Tags: superbug | los angeles | infection | contaminated | medical | scope

'Superbug' Los Angeles Tracks Show Infection Emerged From Contaminated Medical Scope

By    |   Friday, 06 Mar 2015 09:39 AM

The Los Angeles "superbug," which has infected four patients and potentially been exposed to 67 others, has been linked to a contaminated medical scope used at Cedars-Sinai Medical Center.

The superbug, a deadly bacteria, was also behind a recent outbreak at UCLA's Ronald Reagan Medical Center that infected seven and killed two patients, the Los Angeles Times reported.

Experts across the country now fear many more superbug disclosures as hospitals nationwide make the link to the contaminated scopes.

“It's highly likely many hospitals around the country have had outbreaks, and they haven't been able to connect the dots until this problem was disclosed at UCLA,” Lisa McGiffert, director of the Safe Patient Project at Consumers Union, told the Times. “It's just a little late — especially for those who got infections and maybe died as a consequence."

The scope in question is often used in a procedure called endoscopic retrograde cholangiopancreatography or ERCP, in which it's guided down a person's throat to treat digestive tract problems, gallstones, cancers, or blockages, the newspaper reported. Roughly half a million patients undergo the procedure each year.

The Japanese electronics giant that manufactures the devices now faces scrutiny, as some medical experts say the way the scopes are designed makes it difficult to clean them, The Associated Press reported. Regulators are hesitant to pull the devices, though, because they're so widely used.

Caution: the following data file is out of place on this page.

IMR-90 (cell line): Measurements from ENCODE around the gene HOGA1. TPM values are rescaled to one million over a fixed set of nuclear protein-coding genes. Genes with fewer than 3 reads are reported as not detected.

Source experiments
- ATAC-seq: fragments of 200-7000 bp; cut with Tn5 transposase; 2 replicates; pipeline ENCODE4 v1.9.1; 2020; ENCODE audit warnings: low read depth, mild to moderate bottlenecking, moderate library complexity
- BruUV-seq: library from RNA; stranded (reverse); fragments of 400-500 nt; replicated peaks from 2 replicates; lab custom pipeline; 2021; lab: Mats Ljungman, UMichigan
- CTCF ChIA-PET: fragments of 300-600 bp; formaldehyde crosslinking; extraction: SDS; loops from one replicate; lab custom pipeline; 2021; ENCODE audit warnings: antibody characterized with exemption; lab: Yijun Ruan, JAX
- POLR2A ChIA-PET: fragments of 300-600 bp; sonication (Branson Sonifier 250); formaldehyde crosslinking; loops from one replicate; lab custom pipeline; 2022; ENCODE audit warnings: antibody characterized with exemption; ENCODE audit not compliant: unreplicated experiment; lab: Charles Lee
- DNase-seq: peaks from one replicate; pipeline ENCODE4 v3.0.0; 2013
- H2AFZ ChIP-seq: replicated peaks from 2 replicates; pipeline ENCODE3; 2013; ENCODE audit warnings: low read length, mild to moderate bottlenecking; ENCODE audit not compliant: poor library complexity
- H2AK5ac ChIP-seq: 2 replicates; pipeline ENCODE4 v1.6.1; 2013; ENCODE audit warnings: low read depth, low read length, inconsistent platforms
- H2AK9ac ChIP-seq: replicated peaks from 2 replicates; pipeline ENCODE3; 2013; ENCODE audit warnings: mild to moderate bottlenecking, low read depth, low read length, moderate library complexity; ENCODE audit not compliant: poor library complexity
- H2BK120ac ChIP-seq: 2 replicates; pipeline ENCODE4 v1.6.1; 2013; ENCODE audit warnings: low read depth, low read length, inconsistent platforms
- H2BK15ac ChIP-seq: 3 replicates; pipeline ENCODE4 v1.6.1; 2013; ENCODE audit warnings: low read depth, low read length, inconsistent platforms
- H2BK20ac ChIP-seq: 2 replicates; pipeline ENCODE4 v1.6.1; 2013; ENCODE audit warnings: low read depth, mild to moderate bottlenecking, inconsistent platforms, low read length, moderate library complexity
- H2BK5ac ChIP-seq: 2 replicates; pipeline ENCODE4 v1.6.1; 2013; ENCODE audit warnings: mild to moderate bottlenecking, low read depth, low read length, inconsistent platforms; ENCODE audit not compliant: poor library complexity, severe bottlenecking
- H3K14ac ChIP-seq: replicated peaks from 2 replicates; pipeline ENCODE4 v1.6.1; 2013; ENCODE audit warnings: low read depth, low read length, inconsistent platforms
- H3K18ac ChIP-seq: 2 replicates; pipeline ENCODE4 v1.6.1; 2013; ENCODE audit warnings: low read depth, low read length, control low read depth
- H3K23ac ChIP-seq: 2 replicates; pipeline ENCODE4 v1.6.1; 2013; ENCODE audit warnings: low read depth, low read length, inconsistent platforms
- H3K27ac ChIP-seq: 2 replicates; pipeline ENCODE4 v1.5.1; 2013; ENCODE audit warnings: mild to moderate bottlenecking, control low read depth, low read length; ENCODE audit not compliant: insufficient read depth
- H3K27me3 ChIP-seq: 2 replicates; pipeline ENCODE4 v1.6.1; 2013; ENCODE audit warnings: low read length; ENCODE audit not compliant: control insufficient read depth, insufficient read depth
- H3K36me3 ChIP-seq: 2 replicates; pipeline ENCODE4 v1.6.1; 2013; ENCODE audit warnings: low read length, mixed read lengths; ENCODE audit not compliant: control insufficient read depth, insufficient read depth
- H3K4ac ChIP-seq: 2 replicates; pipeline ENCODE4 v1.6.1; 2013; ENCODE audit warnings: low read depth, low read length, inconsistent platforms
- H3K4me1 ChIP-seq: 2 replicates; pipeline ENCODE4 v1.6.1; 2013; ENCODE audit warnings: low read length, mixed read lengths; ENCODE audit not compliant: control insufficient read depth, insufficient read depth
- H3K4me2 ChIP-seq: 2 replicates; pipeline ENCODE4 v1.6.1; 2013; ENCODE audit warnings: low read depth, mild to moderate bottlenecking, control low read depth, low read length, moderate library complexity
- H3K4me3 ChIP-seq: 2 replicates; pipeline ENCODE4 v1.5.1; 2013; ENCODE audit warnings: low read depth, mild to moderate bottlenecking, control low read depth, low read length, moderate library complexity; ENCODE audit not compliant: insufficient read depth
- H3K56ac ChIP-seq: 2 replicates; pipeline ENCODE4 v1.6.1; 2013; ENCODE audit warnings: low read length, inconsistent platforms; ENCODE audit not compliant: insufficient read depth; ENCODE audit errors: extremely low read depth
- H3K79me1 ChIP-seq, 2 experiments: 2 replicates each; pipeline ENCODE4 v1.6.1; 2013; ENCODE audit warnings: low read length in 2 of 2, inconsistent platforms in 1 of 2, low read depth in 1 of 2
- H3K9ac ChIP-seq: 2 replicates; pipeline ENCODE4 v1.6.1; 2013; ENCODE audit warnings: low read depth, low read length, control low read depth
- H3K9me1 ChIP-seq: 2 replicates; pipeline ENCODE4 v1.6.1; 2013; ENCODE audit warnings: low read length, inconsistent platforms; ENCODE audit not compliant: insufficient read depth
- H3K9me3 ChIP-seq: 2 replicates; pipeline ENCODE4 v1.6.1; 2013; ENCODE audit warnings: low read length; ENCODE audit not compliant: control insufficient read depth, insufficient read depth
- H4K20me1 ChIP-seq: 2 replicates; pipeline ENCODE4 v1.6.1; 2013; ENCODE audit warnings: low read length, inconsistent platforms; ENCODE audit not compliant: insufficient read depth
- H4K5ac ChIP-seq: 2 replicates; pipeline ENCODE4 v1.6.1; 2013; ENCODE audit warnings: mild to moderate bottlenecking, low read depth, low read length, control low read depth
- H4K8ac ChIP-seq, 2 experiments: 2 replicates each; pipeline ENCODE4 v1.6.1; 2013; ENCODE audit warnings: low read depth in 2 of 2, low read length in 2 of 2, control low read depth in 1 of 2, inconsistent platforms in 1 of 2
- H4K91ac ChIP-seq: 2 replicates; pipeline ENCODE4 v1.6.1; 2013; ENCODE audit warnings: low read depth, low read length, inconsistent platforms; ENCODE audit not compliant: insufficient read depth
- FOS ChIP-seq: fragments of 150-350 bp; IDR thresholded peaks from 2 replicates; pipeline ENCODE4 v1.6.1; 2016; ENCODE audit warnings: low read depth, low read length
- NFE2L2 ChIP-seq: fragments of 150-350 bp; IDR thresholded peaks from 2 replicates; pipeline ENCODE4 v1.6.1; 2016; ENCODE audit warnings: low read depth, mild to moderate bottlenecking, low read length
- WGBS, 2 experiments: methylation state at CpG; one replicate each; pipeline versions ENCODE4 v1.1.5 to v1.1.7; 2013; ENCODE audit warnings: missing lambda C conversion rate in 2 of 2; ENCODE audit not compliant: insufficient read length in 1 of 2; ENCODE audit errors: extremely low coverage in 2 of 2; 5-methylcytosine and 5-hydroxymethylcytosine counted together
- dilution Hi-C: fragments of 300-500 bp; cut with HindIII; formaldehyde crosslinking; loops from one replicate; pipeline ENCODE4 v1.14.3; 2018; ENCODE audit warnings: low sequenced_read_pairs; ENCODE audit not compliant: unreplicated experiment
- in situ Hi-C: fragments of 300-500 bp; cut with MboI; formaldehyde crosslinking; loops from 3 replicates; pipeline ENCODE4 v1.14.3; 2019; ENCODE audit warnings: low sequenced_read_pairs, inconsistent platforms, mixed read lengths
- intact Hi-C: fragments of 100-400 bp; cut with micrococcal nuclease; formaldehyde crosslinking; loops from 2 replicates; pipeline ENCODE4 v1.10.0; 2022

The superbug bacteria, carbapenem-resistant Enterobacteriaceae or CRE, is antibiotic-resistant and kills 50 percent of infected patients, according to the Times.

At issue now is are national mandatory reporting laws, which don't exist in California. Legislators are currently working to introduce a law that would require hospital to report all superbug cases to the Centers for Disease Control and Prevention in an effort to spread public awareness and eventually stop the spread of the bacteria.

"I don't see how we can combat superbugs if the CDC doesn't even know the full scope of the problem," Rep. Ted Lieu, D-Los Angeles, told the Times. "We should have uniform national reporting for all hospitals."

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The Los Angeles "sugerbug," which has infected four patients and potentially been exposed to 67 others, has been linked to a contaminated medical scope used at Cedars-Sinai Medical Center.
superbug, los angeles, infection, contaminated, medical, scope
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2015-39-06
Friday, 06 Mar 2015 09:39 AM
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